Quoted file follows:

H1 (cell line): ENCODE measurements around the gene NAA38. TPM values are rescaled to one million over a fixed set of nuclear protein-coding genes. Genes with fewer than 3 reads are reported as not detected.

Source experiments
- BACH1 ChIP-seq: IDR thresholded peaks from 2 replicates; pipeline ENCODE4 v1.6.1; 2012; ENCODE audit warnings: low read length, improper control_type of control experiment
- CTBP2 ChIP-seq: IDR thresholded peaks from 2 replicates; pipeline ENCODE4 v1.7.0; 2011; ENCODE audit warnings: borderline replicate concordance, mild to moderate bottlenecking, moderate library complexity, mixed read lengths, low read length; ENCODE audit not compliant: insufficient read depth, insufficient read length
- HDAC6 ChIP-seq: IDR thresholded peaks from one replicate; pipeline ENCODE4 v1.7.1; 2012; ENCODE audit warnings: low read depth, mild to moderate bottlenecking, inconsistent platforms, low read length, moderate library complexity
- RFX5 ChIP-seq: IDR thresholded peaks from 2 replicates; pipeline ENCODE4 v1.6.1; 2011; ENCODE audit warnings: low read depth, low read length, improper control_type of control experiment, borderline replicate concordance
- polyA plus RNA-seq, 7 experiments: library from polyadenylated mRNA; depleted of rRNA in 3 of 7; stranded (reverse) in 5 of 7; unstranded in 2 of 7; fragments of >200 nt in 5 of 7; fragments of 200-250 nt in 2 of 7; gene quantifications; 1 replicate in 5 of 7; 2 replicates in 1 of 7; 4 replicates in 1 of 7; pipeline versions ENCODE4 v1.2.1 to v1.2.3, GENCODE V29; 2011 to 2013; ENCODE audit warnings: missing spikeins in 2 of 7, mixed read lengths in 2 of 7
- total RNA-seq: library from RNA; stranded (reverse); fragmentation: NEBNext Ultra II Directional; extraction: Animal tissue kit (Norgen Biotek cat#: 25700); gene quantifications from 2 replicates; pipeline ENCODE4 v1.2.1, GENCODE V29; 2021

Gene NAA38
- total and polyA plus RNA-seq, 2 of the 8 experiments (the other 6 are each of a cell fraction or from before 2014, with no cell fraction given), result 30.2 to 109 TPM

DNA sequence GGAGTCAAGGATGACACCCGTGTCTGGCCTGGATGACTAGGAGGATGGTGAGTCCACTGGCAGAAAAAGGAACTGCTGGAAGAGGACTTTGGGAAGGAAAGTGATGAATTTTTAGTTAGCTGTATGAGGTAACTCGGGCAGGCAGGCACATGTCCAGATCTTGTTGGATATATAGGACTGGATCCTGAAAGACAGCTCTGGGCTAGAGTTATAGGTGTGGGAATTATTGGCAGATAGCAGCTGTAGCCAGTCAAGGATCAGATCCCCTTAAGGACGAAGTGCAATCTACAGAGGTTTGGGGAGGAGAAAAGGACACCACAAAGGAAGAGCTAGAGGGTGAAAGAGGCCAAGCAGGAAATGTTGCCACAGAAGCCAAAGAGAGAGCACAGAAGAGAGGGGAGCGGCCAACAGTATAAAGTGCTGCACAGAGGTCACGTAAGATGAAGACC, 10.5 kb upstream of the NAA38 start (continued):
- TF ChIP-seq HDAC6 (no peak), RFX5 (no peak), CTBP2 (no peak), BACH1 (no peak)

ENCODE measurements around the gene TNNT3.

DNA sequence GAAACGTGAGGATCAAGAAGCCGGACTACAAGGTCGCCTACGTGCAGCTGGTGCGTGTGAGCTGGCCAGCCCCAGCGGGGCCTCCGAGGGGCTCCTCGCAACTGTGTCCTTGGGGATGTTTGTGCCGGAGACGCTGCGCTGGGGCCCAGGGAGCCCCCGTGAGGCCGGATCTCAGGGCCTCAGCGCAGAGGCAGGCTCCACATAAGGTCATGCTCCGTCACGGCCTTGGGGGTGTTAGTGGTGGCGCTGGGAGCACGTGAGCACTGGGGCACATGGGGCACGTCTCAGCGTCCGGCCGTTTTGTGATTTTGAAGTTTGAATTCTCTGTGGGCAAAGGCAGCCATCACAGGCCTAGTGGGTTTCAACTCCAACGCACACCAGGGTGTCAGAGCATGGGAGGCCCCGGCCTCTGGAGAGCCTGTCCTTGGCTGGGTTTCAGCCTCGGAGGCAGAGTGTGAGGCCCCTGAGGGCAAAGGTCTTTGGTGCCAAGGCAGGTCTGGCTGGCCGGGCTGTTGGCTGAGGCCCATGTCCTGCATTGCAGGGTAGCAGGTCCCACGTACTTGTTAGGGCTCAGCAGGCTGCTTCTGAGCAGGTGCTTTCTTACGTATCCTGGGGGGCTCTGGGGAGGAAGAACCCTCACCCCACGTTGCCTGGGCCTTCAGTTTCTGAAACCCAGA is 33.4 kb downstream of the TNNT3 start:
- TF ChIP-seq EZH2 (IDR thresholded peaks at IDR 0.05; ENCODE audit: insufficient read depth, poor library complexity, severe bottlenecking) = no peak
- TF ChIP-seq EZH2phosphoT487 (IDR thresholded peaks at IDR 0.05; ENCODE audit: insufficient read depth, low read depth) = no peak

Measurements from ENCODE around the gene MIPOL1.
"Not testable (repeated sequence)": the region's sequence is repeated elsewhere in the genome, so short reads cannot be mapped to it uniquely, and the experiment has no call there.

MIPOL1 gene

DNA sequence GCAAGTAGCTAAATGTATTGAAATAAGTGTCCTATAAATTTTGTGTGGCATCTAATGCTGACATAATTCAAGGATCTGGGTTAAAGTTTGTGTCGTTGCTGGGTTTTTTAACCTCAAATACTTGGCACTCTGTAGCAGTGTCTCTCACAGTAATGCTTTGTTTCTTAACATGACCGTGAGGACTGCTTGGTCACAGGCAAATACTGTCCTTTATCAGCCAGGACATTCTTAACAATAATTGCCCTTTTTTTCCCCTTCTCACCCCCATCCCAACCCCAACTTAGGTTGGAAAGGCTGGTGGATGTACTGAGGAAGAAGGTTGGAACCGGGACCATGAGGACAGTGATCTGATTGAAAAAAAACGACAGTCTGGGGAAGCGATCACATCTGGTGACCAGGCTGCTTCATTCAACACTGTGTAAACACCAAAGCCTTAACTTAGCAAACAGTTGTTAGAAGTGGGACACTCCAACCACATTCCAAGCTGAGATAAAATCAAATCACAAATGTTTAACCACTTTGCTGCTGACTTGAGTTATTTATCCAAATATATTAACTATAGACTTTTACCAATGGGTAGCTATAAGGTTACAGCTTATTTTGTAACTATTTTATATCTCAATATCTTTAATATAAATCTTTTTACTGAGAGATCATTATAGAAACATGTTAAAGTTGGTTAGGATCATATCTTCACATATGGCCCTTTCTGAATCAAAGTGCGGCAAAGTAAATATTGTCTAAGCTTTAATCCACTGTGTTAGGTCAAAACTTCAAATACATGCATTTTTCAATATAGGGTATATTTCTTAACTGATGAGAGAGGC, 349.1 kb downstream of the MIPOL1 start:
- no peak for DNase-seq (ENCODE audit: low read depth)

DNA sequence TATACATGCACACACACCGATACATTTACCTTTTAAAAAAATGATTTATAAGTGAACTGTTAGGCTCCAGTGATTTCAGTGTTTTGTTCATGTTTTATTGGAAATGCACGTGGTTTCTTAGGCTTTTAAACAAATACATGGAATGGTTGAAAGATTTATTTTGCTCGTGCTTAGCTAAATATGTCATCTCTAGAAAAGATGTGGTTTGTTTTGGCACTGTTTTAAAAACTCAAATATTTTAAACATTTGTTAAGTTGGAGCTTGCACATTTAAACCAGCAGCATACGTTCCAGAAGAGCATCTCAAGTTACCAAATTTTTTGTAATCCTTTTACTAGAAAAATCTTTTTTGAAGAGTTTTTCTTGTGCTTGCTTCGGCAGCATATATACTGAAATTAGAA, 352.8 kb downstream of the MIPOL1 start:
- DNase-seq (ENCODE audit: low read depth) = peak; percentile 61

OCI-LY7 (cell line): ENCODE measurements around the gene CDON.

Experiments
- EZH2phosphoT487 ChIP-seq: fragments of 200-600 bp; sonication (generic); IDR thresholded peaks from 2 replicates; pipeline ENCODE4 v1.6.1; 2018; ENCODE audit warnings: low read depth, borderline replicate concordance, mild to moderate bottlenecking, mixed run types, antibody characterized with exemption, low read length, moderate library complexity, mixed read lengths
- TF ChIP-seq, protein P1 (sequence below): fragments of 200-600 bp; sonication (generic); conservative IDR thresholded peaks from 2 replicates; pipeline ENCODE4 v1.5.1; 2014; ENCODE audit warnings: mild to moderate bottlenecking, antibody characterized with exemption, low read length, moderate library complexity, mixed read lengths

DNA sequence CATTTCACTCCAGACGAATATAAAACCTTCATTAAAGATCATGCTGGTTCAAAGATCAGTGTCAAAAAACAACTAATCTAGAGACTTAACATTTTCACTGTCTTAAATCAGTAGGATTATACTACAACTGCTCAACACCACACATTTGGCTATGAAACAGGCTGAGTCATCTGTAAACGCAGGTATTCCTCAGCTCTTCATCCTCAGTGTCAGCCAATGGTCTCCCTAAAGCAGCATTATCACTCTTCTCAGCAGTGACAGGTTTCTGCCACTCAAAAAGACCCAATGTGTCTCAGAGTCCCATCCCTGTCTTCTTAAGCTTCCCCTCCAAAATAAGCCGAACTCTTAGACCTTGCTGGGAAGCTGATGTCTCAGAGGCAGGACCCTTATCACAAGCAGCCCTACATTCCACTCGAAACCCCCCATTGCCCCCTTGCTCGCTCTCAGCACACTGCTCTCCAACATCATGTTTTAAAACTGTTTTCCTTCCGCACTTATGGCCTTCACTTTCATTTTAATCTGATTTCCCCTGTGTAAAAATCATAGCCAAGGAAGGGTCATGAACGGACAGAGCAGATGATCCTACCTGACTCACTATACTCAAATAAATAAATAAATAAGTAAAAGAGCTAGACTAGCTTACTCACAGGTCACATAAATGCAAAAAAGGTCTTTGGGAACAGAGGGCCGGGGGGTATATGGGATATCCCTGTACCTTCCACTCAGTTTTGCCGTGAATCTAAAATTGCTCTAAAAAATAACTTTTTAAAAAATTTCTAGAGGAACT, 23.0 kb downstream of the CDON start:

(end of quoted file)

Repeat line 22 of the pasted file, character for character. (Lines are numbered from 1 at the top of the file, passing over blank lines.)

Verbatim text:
DNA sequence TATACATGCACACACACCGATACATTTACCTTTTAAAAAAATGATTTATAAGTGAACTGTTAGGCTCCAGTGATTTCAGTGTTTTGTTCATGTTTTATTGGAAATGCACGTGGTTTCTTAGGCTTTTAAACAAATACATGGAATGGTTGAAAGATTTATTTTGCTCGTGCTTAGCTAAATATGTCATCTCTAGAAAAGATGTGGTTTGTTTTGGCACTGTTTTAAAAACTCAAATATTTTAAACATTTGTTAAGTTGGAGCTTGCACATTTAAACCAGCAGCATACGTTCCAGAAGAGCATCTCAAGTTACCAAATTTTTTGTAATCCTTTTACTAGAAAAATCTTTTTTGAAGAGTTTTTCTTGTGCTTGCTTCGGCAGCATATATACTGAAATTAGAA, 352.8 kb downstream of the MIPOL1 start: